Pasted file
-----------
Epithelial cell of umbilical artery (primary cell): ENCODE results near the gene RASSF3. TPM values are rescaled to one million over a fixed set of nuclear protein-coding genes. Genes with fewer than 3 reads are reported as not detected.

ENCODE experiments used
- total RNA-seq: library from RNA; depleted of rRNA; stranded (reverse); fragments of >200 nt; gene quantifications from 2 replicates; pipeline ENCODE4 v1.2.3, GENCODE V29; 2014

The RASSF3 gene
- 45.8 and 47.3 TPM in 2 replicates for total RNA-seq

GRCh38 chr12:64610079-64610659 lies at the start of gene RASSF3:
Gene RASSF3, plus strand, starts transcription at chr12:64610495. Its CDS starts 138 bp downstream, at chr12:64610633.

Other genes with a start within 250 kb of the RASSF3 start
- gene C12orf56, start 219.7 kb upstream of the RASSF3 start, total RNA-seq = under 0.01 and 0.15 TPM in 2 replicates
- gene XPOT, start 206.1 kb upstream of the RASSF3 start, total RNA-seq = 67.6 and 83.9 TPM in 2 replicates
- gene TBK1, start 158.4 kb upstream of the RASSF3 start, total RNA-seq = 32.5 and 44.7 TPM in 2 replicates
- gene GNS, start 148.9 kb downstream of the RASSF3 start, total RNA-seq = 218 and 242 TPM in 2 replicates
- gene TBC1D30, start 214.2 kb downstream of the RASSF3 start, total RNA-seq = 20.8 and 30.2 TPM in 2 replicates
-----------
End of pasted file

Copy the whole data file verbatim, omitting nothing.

Epithelial cell of umbilical artery (primary cell): ENCODE results near the gene RASSF3. TPM values are rescaled to one million over a fixed set of nuclear protein-coding genes. Genes with fewer than 3 reads are reported as not detected.

ENCODE experiments used
- total RNA-seq: library from RNA; depleted of rRNA; stranded (reverse); fragments of >200 nt; gene quantifications from 2 replicates; pipeline ENCODE4 v1.2.3, GENCODE V29; 2014

The RASSF3 gene
- 45.8 and 47.3 TPM in 2 replicates for total RNA-seq

GRCh38 chr12:64610079-64610659 lies at the start of gene RASSF3:
Gene RASSF3, plus strand, starts transcription at chr12:64610495. Its CDS starts 138 bp downstream, at chr12:64610633.

Other genes with a start within 250 kb of the RASSF3 start
- gene C12orf56, start 219.7 kb upstream of the RASSF3 start, total RNA-seq = under 0.01 and 0.15 TPM in 2 replicates
- gene XPOT, start 206.1 kb upstream of the RASSF3 start, total RNA-seq = 67.6 and 83.9 TPM in 2 replicates
- gene TBK1, start 158.4 kb upstream of the RASSF3 start, total RNA-seq = 32.5 and 44.7 TPM in 2 replicates
- gene GNS, start 148.9 kb downstream of the RASSF3 start, total RNA-seq = 218 and 242 TPM in 2 replicates
- gene TBC1D30, start 214.2 kb downstream of the RASSF3 start, total RNA-seq = 20.8 and 30.2 TPM in 2 replicates